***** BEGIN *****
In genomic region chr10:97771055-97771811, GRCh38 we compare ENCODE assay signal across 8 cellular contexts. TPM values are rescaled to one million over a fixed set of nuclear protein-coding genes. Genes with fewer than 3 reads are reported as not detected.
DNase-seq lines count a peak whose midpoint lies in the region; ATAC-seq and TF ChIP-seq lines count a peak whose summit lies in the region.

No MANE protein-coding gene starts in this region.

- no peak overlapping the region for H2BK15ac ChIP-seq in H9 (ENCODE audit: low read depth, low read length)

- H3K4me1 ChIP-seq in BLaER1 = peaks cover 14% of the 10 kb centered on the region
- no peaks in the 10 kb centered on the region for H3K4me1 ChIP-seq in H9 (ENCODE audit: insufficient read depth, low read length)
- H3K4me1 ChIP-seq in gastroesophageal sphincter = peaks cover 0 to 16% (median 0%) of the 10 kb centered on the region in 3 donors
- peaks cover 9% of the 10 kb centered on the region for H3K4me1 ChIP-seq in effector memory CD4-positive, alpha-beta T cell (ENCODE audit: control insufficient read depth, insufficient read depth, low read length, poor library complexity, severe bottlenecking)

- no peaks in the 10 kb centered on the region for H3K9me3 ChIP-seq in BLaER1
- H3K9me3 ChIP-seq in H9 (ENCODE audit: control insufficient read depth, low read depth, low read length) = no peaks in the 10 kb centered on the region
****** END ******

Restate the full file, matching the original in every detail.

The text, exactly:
In genomic region chr10:97771055-97771811, GRCh38 we compare ENCODE assay signal across 8 cellular contexts. TPM values are rescaled to one million over a fixed set of nuclear protein-coding genes. Genes with fewer than 3 reads are reported as not detected.
DNase-seq lines count a peak whose midpoint lies in the region; ATAC-seq and TF ChIP-seq lines count a peak whose summit lies in the region.

No MANE protein-coding gene starts in this region.

- no peak overlapping the region for H2BK15ac ChIP-seq in H9 (ENCODE audit: low read depth, low read length)

- H3K4me1 ChIP-seq in BLaER1 = peaks cover 14% of the 10 kb centered on the region
- no peaks in the 10 kb centered on the region for H3K4me1 ChIP-seq in H9 (ENCODE audit: insufficient read depth, low read length)
- H3K4me1 ChIP-seq in gastroesophageal sphincter = peaks cover 0 to 16% (median 0%) of the 10 kb centered on the region in 3 donors
- peaks cover 9% of the 10 kb centered on the region for H3K4me1 ChIP-seq in effector memory CD4-positive, alpha-beta T cell (ENCODE audit: control insufficient read depth, insufficient read depth, low read length, poor library complexity, severe bottlenecking)

- no peaks in the 10 kb centered on the region for H3K9me3 ChIP-seq in BLaER1
- H3K9me3 ChIP-seq in H9 (ENCODE audit: control insufficient read depth, low read depth, low read length) = no peaks in the 10 kb centered on the region